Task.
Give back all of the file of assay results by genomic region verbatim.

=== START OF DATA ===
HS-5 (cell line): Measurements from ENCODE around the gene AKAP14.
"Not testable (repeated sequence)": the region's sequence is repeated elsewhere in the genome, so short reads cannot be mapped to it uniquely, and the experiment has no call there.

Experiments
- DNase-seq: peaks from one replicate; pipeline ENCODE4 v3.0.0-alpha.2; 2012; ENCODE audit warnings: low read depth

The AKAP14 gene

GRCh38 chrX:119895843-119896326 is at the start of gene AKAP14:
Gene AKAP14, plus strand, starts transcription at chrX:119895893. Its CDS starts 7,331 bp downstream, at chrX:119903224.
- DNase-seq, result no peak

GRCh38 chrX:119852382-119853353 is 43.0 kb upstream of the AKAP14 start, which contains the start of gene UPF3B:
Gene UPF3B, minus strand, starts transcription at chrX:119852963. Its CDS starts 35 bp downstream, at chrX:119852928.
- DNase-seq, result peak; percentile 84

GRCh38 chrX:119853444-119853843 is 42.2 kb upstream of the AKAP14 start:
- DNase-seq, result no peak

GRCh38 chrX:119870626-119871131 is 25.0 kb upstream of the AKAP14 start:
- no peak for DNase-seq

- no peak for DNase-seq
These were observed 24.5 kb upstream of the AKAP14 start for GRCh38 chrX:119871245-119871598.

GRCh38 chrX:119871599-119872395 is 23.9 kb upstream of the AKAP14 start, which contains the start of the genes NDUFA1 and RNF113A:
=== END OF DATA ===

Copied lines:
HS-5 (cell line): Measurements from ENCODE around the gene AKAP14.
"Not testable (repeated sequence)": the region's sequence is repeated elsewhere in the genome, so short reads cannot be mapped to it uniquely, and the experiment has no call there.

Experiments
- DNase-seq: peaks from one replicate; pipeline ENCODE4 v3.0.0-alpha.2; 2012; ENCODE audit warnings: low read depth

The AKAP14 gene

GRCh38 chrX:119895843-119896326 is at the start of gene AKAP14:
Gene AKAP14, plus strand, starts transcription at chrX:119895893. Its CDS starts 7,331 bp downstream, at chrX:119903224.
- DNase-seq, result no peak

GRCh38 chrX:119852382-119853353 is 43.0 kb upstream of the AKAP14 start, which contains the start of gene UPF3B:
Gene UPF3B, minus strand, starts transcription at chrX:119852963. Its CDS starts 35 bp downstream, at chrX:119852928.
- DNase-seq, result peak; percentile 84

GRCh38 chrX:119853444-119853843 is 42.2 kb upstream of the AKAP14 start:
- DNase-seq, result no peak

GRCh38 chrX:119870626-119871131 is 25.0 kb upstream of the AKAP14 start:
- no peak for DNase-seq

- no peak for DNase-seq
These were observed 24.5 kb upstream of the AKAP14 start for GRCh38 chrX:119871245-119871598.

GRCh38 chrX:119871599-119872395 is 23.9 kb upstream of the AKAP14 start, which contains the start of the genes NDUFA1 and RNF113A: